"Apparently, and I was too young to remember this." said ElSaffar, "my father had a tape of Ella Fitzgerald and Louis Armstrong's music labeled 'Amir's music' as opposed to a tape of opera that he made for my sister labeled 'Dena's music.' I'm not really sure what prompted him to make that decision. The first time hearing trumpet sound was very clear in mind. I was also really obsessed over this Blues Brothers soundtrack that I played incessantly, which I would still play even though it got worn out. When I was about nine or ten I got into music like The Beatles, which brought me to musicians like Clapton and Hendrix and then led me back to the blues."
Despite Armstrong's initial impression, getting serious about playing it didn't come as naturally. "I started playing trumpet at about nine and always hated it; I was always ready to quit, but my mom told me that I had to stick with it and that just so happened to be the time I was getting into Miles Davis. Miles was one of the first jazz musicians I was listening to at that time, the first record being Kind of Blue (Columbia, 1959), which was life changing. At the time, I was playing also playing rock guitar and actually went to the Berklee five-week program one summer playing both guitar and trumpet. After the first week, I was just playing trumpet. I was getting into a lot of the stuff from the mid-to-late fifties period, Miles but also Clifford Brown.
ElSaffar went on to study classical trumpet at Chicago's DePaul University. While his classical training was being honed at school, his training in American popular music was being molded on the bandstand, playing in blues, R&B and salsa bands around the city. A frequent musician around the DePaul area on the north side, his father's initial sponsorship in absorbing the blues also got him well acquainted with the south side.
"My dad used to take me to a blues club called The Checkerboard Lounge," recalls ElSaffar. "He would paint a mustache on me to make me look older. It wasn't really until college that I started checking out those blues clubs on my own. These clubs were in some of the rough neighborhoods on the south side of Chicago, places other people might not usually go. I always felt it was important to keep that blues foundation; all the strains of jazz I was listening to had some connection to the blues, some very strong, some a bit more tenuous. A lot of had that 'blues cry' and a lot of that I found in Iraqi music later on as well."
One of ElSaffar's first major collaborations in jazz in his post-college years was with pianist Cecil Taylor. Similar to his eventual involvement with Arabic music, the rewards embedded in working with Taylor came through patience and perseverance. ElSaffar explained the sometimes bewildering but always intriguing process of delving into Taylor's thought process.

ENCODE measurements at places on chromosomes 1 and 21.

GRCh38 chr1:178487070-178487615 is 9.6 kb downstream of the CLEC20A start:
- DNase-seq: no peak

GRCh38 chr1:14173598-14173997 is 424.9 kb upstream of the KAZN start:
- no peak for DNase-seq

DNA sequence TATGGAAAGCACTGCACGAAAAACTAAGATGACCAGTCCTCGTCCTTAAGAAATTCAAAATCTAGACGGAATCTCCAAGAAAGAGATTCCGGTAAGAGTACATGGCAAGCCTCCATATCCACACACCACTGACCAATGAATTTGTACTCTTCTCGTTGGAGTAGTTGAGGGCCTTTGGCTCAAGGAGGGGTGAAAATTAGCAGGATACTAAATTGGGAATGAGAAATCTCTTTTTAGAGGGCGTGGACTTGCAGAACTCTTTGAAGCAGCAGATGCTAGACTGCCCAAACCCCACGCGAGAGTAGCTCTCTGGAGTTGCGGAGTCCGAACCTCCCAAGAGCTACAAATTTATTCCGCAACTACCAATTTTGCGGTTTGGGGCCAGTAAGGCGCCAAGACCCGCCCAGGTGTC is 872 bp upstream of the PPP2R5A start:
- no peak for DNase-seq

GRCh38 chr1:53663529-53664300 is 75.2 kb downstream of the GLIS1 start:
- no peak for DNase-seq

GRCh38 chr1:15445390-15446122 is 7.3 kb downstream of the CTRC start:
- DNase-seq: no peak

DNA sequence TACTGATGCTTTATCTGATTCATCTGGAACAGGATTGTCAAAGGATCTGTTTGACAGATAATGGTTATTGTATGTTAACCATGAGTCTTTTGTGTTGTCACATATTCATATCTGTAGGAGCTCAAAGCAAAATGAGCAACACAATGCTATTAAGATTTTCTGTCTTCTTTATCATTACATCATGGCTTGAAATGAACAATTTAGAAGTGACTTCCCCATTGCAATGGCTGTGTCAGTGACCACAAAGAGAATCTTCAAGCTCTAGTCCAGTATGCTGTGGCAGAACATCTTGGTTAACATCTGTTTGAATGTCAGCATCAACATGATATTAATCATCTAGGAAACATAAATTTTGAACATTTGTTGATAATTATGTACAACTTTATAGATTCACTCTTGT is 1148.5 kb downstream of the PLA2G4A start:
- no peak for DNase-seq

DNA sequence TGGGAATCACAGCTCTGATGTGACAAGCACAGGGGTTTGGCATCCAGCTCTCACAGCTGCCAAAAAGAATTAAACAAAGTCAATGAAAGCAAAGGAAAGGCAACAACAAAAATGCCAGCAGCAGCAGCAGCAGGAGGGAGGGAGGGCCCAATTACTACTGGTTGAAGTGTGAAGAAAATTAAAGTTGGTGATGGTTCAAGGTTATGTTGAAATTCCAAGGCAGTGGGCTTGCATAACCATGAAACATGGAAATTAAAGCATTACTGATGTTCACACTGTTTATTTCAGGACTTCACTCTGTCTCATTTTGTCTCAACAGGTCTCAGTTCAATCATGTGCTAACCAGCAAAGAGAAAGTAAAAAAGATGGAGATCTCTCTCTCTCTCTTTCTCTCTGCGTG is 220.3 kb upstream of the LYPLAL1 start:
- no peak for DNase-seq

"I was working with him almost completely concurrently while I was studying Iraqi music. I met him in 2001. I attended a great month-long workshop that had about 20 people involved by performance time (about 15 had left during the course of that time because they didn't really get what was going on). It certainly was a challenge; we'd spend a lot of time getting all 40 players to play one phrase correctly and then the next day we might come back to it, but we'd completely deconstruct it the next day or just move on to something else. I remember being confused at first, but I was enjoying it because I knew that he knew what he was doing. I remember hearing his music so differently after that. I was able to see the logical progression of the harmonic structures he was working in, each harmony getting plugged into different rhythmic formulas, right and left hand patterns working in tangent and things like that.
"I left early the next year to go to study Iraqi music and I came back in June to play a weekend with him and other professional musicians instead of students this time. I played with the Sound Vision Orchestra with musicians like Taylor Ho Bynum. It was an ecstatic gig; I always felt like my mind was exploding every time I played with him. I kept coming back to the states to play with him over the years. That was a place I found that you could have structure and complete freedom at the same time."